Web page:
Keeping sensitive data and information private and secure is as important to pharmaceutical and device manufacturers as it is difficult.
Companies are increasingly digitizing information about their products and processes, which means compliance with the FDA’s rules on data security has become a top concern.
These protocols are laid out in the FDA’s 21 Code of Federal Regulations (CFR), Part 11. As with most regulations concerning digital information management, Part 11 can seem complicated, especially for those who aren’t well-versed on the systems and procedures it covers.
To demystify these complex guidelines, we’ve simplified the key takeaways of Part 11 into a quick-and-easy guide. Let’s start with the most basic questions and work our way into the details:
What are electronic records and electronic signatures?
Electronic records are broadly defined as a collection of information, text, images, data, and all other media that are created, edited, stored, managed and distributed digitally through computers. In most cases, these records hold the same information as a physical printed record—the only difference is that they exist digitally.
Similarly, an electronic signature is treated with the same authority as a traditional legally-binding handwritten signature, but instead of being on paper, it’s a digital symbol within a computer system.
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It’s important to keep in mind that regulations for both electronic records and electronic signatures are intended to lay out the minimum requirements for security. In most cases, however, this is not enough to protect you from real-world threats. While the bar might be set relatively low for regulators, it’s on companies to go above and beyond to ensure their systems are truly safe.
What defines “electronic” recordkeeping?
Many companies are confused by what they see as broad, high-level rules expressed in Part 11. In some cases, misinterpretations have even led to investments in unnecessary systems and processes that bring high costs with no payoff.
There are two central points at the core of Part 11 that speak to whether or not it applies in the first place:
- The rules of Part 11 only apply when electronic records are used in a controlled environment rather than paper.
- If a device is used to print electronic records and staff rely on paper records in order to carry out regulated actions, it would not be considered using an electronic record in lieu of paper records. In this case, you’re simply using an electronic record to create a paper record, therefore Part 11 would not apply.
Even given these criteria, the line between digital and paper recordkeeping can be blurry since many companies use both formats in some capacity. Organizations often struggle to determine whether they’re using electronic or paper records according to the FDA’s particular definition.
In these cases, it’s usually best to look at the real-world use of your records. More specifically, what format do you rely on to conduct regulated activities? If you print paper records for circulation amongst your team, but ultimately use digital records to perform regulated actions, chances are the FDA will deem it an electronic record.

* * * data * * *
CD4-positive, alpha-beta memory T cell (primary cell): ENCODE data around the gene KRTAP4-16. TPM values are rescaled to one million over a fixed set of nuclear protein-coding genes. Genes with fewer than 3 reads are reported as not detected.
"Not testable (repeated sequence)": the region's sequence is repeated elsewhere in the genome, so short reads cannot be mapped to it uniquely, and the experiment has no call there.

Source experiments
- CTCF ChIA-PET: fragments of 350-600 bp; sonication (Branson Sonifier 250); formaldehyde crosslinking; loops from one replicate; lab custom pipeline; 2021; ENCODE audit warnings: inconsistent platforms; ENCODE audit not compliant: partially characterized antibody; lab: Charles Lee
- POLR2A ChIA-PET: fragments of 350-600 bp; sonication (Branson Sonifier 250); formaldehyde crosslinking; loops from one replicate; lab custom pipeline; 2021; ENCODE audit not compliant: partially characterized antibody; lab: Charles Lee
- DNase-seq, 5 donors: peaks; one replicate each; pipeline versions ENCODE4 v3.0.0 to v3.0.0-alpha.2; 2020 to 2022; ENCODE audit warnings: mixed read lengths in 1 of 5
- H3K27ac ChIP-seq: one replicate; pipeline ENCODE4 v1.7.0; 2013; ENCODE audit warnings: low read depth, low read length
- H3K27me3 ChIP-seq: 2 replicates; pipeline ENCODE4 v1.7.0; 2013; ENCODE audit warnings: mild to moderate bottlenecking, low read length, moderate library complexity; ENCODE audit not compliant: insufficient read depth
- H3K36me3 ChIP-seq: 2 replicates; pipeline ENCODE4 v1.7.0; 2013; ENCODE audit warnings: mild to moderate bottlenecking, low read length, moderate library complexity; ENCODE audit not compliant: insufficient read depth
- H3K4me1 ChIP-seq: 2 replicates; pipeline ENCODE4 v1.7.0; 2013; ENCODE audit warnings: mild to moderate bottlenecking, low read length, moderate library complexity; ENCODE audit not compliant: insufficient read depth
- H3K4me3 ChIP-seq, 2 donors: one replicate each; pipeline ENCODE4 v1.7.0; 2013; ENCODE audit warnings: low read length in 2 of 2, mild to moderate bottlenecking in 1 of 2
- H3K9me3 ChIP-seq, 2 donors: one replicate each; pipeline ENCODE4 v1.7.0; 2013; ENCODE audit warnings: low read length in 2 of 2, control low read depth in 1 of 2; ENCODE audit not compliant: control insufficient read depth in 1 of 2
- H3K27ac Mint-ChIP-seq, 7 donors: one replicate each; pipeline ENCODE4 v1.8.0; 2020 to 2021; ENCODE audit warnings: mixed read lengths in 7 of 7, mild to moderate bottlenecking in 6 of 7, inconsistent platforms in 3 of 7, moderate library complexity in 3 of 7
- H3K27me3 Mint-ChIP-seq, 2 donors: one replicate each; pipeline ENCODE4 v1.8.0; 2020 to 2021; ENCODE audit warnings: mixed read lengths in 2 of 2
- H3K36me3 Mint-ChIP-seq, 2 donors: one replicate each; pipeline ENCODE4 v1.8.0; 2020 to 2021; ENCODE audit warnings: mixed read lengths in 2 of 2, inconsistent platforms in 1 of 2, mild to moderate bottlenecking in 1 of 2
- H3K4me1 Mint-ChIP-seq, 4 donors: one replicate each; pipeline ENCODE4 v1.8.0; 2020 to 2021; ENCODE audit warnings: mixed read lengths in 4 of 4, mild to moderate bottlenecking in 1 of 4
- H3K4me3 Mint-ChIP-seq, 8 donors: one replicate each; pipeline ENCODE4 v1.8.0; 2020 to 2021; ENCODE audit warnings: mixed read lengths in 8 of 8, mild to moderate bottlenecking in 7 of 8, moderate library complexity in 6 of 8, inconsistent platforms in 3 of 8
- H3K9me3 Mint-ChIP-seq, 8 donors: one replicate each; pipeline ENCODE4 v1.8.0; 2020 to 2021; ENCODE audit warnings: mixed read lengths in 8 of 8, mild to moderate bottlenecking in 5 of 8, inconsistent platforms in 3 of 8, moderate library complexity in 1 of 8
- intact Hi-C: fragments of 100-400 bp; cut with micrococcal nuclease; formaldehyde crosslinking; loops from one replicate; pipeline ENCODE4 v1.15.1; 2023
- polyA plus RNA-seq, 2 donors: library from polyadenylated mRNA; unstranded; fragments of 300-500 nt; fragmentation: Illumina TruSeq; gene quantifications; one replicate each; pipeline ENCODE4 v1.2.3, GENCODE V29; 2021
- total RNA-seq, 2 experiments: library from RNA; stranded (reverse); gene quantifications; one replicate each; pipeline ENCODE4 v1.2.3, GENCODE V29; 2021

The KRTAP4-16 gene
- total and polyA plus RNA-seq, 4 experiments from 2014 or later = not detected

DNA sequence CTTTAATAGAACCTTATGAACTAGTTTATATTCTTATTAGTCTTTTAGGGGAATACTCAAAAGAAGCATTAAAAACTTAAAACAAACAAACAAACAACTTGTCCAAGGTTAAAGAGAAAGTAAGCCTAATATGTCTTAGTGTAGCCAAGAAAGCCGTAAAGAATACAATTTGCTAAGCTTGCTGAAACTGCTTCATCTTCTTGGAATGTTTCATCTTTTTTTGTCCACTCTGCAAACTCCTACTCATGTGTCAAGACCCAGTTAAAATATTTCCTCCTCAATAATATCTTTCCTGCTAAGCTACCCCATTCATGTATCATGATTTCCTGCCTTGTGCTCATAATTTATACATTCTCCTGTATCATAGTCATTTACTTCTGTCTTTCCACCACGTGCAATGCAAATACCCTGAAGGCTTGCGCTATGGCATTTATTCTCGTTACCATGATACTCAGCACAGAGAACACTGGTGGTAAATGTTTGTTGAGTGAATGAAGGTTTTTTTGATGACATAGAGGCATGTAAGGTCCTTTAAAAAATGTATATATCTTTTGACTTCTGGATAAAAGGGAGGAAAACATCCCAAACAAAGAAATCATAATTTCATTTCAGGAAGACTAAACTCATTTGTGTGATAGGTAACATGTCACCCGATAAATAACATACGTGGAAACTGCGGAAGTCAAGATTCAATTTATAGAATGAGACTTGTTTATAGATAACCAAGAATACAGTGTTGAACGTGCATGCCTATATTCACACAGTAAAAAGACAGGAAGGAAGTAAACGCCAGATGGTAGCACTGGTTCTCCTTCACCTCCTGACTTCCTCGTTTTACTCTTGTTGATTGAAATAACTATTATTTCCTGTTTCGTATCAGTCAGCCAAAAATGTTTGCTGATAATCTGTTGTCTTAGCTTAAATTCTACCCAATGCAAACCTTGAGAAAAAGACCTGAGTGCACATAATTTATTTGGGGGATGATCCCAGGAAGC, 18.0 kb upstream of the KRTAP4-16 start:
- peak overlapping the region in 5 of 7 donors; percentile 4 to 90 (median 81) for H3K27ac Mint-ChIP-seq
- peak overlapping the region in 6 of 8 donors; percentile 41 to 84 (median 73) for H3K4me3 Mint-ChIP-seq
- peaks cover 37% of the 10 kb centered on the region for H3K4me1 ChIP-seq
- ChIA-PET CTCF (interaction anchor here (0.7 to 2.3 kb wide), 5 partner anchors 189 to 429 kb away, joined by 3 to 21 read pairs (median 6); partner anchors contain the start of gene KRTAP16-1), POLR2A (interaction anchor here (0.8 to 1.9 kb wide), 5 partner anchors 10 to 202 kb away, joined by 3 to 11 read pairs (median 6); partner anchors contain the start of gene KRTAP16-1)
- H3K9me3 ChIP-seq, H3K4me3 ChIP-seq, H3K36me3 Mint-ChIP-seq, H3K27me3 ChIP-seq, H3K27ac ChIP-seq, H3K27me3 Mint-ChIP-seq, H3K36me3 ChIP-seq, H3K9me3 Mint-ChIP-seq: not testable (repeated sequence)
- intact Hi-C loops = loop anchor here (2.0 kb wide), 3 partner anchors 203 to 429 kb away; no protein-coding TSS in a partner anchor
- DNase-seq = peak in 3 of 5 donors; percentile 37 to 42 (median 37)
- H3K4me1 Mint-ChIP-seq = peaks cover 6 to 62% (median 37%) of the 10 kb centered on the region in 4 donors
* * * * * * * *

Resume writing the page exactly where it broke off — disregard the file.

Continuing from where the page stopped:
Whatever the case, it’s important to document these details and the steps involved in either in a specification document or a Standard Operating Procedure (SOP) for regulators to see.
Enforcing Part 11 and validating electronic records
The FDA uses its own discretion to enforce particular requirements of Part 11 for validation of computerized systems.
Prior to validating your computer systems, it’s important to gauge the impact it will have on compliance moving forward. While there might not be a requirement to validate a particular system, it still might be in your best interest to do so.
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Perform a risk assessment to determine whether or not validation will affect the safety and/or quality of your products as well as the integrity of your records. If you believe validation might cause issues, contact a compliance expert who can help you avoid unwanted consequences.
Keeping a detailed audit trail
Regulators may also decide to enforce the rules surrounding time-stamped digital audit trails, so be diligent when recording times, sequences of events, and all previous entries into your recordkeeping system.
Incorrect records—no matter how inconsequential the problem might seem—can signal bigger problems to regulators and open the door to more comprehensive investigations.
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Keep in mind that in cases where users of the system are expected to create, change or delete regulated records, audit trails are mandatory.
Older legacy systems
If you’re using a system that’s been in place before August 20, 1997, chances are you won’t be required to abide by Part 11 requirements. The agency has stated it intends to “exercise discretion” if systems were operational and compliant before this date, or if documented evidence is available to justify the system as appropriate for its intended use.
If you are using a legacy system and it’s been updated since that date, Part 11 controls will need to be applied to both electronic records and electronic signatures.
You’ll need to provide access to copies of your electronic records when regulators arrive for inspections. We recommend keeping your records in sharable, easily-read file formats like PDF, XML, and SGML.
While the language used in Part 11 can be difficult to clearly understand, its guidelines are actually relatively narrow in scope.
If you’re in need of compliance remediation in reference to Part 11 or any other FDA regulation, our team of former FDA and industry experts can help you craft quality practices and train your team to remain compliant. Contact our team today and grab our free whitepaper: The Complete Guide to Compliance Remediation.